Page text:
Stella was eighteen months older than Vanja, who admired her above all else. When she was allowed to tag along, it was at Stella’s grace, and she had this hold on all the children in the nursery. She was a beautiful child, she had blonde hair and big eyes, was always nicely, sensibly dressed, and the streak of cruelty she possessed was no worse and no better than that displayed by other children at the top of the hierarchy. That was not why I had problems with her. The problems for me were that she was so aware of the impression she made on adults, and the way in which she exploited this charming innocence. During my compulsory duties at the nursery I had never fallen for it. No matter how sparkling the eyes she clapped on me when she asked for something, my reaction remained one of indifference, which of course confused her, and she redoubled her endeavours to charm me. Once she had stayed with us after nursery to go to the park and sat beside Vanja in the double buggy while I carried Heidi on one arm and pushed them with the other. She jumped out a few hundred metres before the park to run the last stretch, which I reacted sharply to. I called her back and said that she was to sit nicely in the buggy until we arrived, there were cars around, couldn’t she see them? She looked at me in surprise, she wasn’t used to that tone, and even though I was not satisfied with the way I had resolved the situation, I also thought that a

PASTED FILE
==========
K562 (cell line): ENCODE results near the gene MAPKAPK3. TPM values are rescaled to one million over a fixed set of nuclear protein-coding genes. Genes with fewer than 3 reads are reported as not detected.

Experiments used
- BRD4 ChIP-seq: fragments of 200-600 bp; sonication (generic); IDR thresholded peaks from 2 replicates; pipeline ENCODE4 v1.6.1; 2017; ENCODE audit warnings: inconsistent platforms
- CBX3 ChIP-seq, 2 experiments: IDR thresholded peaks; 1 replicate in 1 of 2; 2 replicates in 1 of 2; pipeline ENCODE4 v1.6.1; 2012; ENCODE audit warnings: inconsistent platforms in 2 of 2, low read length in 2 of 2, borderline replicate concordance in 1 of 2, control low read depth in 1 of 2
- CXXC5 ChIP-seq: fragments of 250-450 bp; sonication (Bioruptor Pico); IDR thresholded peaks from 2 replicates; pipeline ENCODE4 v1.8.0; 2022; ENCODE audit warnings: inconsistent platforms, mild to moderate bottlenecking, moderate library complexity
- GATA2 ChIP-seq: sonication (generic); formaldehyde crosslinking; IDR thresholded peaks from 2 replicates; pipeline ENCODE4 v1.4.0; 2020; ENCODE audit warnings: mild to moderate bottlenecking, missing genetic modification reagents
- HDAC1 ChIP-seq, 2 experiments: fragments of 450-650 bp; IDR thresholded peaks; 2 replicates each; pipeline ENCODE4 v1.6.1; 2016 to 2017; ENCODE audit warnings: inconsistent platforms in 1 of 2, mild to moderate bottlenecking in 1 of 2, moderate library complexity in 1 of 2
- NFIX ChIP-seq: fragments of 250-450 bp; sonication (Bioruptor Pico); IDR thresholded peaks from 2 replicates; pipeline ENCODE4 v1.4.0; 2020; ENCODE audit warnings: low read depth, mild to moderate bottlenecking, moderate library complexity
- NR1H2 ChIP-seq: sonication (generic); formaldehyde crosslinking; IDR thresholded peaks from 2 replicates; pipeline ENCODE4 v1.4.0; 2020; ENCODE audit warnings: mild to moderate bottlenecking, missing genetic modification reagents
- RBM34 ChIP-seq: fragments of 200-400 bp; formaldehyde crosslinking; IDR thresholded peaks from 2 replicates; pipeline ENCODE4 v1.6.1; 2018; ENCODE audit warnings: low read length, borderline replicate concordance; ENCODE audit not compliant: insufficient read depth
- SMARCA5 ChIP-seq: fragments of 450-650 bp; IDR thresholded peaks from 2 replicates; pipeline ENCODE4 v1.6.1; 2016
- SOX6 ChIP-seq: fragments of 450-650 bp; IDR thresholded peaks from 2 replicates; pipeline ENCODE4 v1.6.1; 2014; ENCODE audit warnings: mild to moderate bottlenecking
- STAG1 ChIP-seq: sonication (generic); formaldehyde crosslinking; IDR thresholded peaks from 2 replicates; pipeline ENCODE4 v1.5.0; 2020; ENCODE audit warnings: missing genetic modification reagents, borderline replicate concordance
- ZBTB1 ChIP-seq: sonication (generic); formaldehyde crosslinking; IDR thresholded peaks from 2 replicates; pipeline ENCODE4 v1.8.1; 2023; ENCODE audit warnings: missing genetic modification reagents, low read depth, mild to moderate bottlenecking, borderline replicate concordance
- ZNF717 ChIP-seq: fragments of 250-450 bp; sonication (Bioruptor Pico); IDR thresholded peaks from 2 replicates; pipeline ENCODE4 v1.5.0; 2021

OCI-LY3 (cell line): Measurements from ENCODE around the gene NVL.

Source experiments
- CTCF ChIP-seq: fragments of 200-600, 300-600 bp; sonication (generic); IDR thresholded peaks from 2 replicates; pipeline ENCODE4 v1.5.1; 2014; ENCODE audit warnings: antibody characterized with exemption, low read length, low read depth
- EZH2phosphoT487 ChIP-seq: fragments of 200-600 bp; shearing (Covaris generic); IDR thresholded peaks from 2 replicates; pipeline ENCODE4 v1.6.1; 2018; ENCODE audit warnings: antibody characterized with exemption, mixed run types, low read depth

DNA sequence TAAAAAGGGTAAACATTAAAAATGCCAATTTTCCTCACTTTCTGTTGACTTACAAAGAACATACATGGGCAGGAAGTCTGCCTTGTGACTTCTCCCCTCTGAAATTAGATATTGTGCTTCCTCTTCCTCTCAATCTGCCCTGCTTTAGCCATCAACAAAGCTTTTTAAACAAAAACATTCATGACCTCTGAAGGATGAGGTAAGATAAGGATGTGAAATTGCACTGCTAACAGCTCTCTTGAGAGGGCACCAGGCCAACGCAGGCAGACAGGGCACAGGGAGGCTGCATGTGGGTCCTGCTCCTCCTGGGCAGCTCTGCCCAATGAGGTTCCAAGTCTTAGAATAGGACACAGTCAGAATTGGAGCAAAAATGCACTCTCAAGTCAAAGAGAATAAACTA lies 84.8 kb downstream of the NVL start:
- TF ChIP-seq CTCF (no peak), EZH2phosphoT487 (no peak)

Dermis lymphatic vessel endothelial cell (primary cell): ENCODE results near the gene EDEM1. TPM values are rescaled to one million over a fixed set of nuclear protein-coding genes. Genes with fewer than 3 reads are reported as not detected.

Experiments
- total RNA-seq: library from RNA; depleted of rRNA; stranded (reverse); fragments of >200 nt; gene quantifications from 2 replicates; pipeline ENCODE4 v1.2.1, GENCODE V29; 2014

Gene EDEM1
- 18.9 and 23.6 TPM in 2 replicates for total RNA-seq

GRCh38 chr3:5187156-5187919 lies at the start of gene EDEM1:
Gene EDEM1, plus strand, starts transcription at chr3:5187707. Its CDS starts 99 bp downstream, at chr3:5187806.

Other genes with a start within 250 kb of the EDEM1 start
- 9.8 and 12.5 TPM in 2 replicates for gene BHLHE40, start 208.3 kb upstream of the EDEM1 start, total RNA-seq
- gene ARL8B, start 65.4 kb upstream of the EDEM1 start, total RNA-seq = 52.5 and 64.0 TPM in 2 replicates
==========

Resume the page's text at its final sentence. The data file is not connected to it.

was not the worst thing that could befall this creature. But she had taken note of it, because when, half an hour later, I swung them round by their feet to their immense glee, and then knelt down to fight with them, which Vanja loved, especially when she took a run-up and knocked me over onto the grass, Stella, when it was her turn, kicked me on the calf instead, and that was all right once, all right twice, but when she did it a third time I told her, That hurts, that does, just stop it now, Stella, which of course she ignored, now it had become exciting, and she kicked me again, with a loud laugh, and Vanja, who always aped her, also laughed, whereupon I got up, grabbed Stella around the waist and stood her up. ‘Listen to me, you little brat,’ I felt like saying, and would have done had her mother not been coming to collect her in half an hour. ‘Listen, Stella,’ I said instead, harshly, with annoyance, looking her in the eye. ‘When I say no, I mean no. Do you understand?’ She looked down, refusing to answer. I raised her chin. ‘Do you understand?’ I asked again. She nodded, and I let her go. ‘I’m going to sit on that bench over there. You can play on your own until your mother comes.’ Vanja sent me a bemused look. But then she laughed and tugged at Stella. For her, scenes like this were everyday occurrences. Fortunately, Stella dropped the matter at once, for I was really skating on thin ice – what on earth would I do if she began to cry or scream? But she went with Vanja over to the big ‘train’ which was teeming with kids. When her mother came she had two paper cups of latte in her hand. Usually I would have gone as soon as she arrived, but when she passed me a cup of coffee I had no option but to sit down and listen to her chatter on about her job, while squinting into the low November sun and keeping half an eye on the children.